Affecting vast areas of the UK economy – from factories to the high street, banking, media and energy – the job losses announced in the past fortnight coincided with another wave of panic selling on stock markets and fears of a further global recession.
Two of the UK’s biggest lenders, Lloyds Banking Group and Barclays, along with Credit Suisse, are laying off workers in the UK. BP and Shell have been prompted to cut jobs because of the collapse in crude prices, which has hit oil companies hard. And the British Gas owner, Centrica, reiterated on Thursday that it is to axe 1,000 jobs in the UK this year, as part of 4,000 job cuts by 2020.
Michael Hewson, chief market analyst at CMC Markets UK, said: “These are all fairly highly paid roles … You’ve got to think that over the next six months you’re going to see some trickle-down effect. A lot of the recovery in the UK has been consumption based, so that ultimately is going to hit consumption rates.”
George Buckley, chief UK economist at Deutsche Bank, said the loss of highly paid City jobs, along with the new stamp duty surcharge on second homes from April, was likely to affect the buy-to-let market and the wider housing market. “We have a list of 10 reasons why we are nervous about London house prices,” he said. “I imagine a lot of people who work in the financial services industry own buy-to-let property. It could have a knock-on effect on the buy-to-let market and the property market as a whole.”
Frances O’Grady, general secretary of the Trades Union Congress, said: “The UK labour market is becoming more polarised by the day. The loss of important middle-income jobs, in industries such as steel, should concern us all.”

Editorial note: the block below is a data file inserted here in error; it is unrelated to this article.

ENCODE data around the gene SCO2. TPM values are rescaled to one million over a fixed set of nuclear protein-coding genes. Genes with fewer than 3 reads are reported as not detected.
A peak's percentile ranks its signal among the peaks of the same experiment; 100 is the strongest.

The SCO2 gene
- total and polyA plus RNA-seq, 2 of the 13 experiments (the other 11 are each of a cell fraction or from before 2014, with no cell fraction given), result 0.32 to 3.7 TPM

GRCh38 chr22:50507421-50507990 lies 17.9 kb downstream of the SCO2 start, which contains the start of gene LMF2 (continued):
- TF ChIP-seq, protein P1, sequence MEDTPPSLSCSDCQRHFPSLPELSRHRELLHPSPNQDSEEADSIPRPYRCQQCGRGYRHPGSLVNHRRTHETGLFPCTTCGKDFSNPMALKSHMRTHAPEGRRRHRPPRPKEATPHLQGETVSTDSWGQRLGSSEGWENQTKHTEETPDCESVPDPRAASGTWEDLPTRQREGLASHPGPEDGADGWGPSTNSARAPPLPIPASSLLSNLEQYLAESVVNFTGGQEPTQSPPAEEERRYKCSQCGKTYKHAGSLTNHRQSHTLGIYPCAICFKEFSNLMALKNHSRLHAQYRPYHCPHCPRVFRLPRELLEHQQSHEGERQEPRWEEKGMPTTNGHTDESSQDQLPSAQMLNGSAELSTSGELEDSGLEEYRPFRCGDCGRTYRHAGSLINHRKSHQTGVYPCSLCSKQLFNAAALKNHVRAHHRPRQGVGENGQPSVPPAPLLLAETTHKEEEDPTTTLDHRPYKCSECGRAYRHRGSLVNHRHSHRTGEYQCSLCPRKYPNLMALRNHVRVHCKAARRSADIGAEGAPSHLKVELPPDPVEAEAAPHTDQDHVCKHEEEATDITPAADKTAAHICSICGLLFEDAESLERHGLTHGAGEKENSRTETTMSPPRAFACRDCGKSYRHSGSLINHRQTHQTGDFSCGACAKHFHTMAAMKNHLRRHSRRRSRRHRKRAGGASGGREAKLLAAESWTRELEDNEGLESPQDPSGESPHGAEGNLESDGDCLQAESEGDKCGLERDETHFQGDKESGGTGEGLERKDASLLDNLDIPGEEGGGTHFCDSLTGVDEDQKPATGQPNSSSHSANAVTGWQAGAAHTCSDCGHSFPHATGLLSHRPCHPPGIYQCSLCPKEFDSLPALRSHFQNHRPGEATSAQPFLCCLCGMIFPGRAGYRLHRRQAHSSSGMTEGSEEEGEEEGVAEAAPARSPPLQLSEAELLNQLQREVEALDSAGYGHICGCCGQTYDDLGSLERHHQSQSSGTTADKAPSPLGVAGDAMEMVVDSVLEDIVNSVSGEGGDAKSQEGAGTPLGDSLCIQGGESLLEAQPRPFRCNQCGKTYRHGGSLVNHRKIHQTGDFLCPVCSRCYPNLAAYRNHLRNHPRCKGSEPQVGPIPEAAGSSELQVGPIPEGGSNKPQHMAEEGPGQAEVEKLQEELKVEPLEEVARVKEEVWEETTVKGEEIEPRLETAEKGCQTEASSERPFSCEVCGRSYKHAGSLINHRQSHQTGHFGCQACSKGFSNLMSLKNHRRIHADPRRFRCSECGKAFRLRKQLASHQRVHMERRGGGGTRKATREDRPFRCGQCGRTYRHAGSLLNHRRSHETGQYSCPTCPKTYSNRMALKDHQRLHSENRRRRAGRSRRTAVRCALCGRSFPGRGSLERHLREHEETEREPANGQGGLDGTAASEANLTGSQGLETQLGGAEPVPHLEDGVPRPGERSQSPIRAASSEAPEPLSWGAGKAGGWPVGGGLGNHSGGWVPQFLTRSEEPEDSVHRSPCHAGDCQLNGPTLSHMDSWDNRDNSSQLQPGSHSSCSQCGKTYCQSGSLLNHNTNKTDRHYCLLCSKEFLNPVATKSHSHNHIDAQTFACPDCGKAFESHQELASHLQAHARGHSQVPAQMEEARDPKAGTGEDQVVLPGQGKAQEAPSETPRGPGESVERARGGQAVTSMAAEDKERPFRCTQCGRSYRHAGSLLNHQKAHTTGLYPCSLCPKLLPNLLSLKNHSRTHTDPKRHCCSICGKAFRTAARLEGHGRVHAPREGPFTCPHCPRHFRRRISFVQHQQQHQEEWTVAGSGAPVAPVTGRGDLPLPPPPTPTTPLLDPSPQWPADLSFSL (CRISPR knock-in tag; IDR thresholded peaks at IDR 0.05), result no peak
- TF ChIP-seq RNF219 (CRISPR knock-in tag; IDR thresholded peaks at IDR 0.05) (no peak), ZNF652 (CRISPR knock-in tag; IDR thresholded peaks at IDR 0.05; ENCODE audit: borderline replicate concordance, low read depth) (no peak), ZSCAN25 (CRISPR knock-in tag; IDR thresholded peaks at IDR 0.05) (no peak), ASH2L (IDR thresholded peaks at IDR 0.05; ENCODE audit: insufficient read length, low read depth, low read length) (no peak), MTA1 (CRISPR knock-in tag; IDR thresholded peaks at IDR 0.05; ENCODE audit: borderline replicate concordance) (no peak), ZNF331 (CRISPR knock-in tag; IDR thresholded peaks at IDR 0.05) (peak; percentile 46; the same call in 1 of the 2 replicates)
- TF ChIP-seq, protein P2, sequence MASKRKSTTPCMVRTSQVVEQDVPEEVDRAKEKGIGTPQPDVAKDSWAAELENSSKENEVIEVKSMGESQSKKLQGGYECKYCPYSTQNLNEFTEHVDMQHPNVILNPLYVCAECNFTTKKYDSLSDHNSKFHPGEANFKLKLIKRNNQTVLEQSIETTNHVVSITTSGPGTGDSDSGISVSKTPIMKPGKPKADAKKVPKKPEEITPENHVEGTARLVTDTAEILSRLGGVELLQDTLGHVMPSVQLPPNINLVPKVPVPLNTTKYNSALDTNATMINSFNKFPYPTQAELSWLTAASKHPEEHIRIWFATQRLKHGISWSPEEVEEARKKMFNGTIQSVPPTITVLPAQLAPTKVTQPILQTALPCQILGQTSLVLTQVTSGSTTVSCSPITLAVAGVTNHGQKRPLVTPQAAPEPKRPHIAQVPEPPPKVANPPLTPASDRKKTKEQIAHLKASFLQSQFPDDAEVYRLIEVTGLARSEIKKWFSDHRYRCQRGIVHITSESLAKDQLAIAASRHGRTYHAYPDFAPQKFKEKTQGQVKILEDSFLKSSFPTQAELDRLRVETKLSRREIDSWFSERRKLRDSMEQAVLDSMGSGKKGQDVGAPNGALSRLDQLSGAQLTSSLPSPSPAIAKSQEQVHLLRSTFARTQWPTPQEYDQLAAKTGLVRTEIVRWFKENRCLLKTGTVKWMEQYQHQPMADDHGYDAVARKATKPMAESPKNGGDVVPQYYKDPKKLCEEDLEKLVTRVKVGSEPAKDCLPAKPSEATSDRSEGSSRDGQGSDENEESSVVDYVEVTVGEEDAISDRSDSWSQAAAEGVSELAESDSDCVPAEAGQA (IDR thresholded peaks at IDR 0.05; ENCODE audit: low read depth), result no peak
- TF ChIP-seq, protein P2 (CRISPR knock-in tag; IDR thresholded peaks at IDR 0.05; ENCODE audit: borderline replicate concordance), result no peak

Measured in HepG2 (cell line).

Weak wage growth is also a problem. “While employment rates may have recovered, real wages are still way below their pre-recession level,” O’Grady added, calling on the government to commit to an “active industrial strategy”.
David Kern, chief economist at the British Chambers of Commerce, said that bankers stood a better chance of finding new employment compared with people in engineering roles. “The biggest effect will be in areas, particularly manufacturing, where it is very difficult for the people that are affected to redeploy their skills because there aren’t similar recruiters.”
The headline job losses will be spread out over a period of time, so economists are sceptical that they will push up the UK unemployment rate, which is currently 5.1%. Employment has been growing strongly, with more than half a million more people in work in the final quarter of 2015 than a year earlier; the figure has been boosted by migration and by older people remaining in the workforce for longer.
Amazon, for example, is hiring in the UK and the rest of Europe: the online retailer plans to create more than 2,500 permanent jobs across Britain this year. But many high street retailers are struggling, and supermarkets are also cutting back as a fierce price war shows no sign of abating.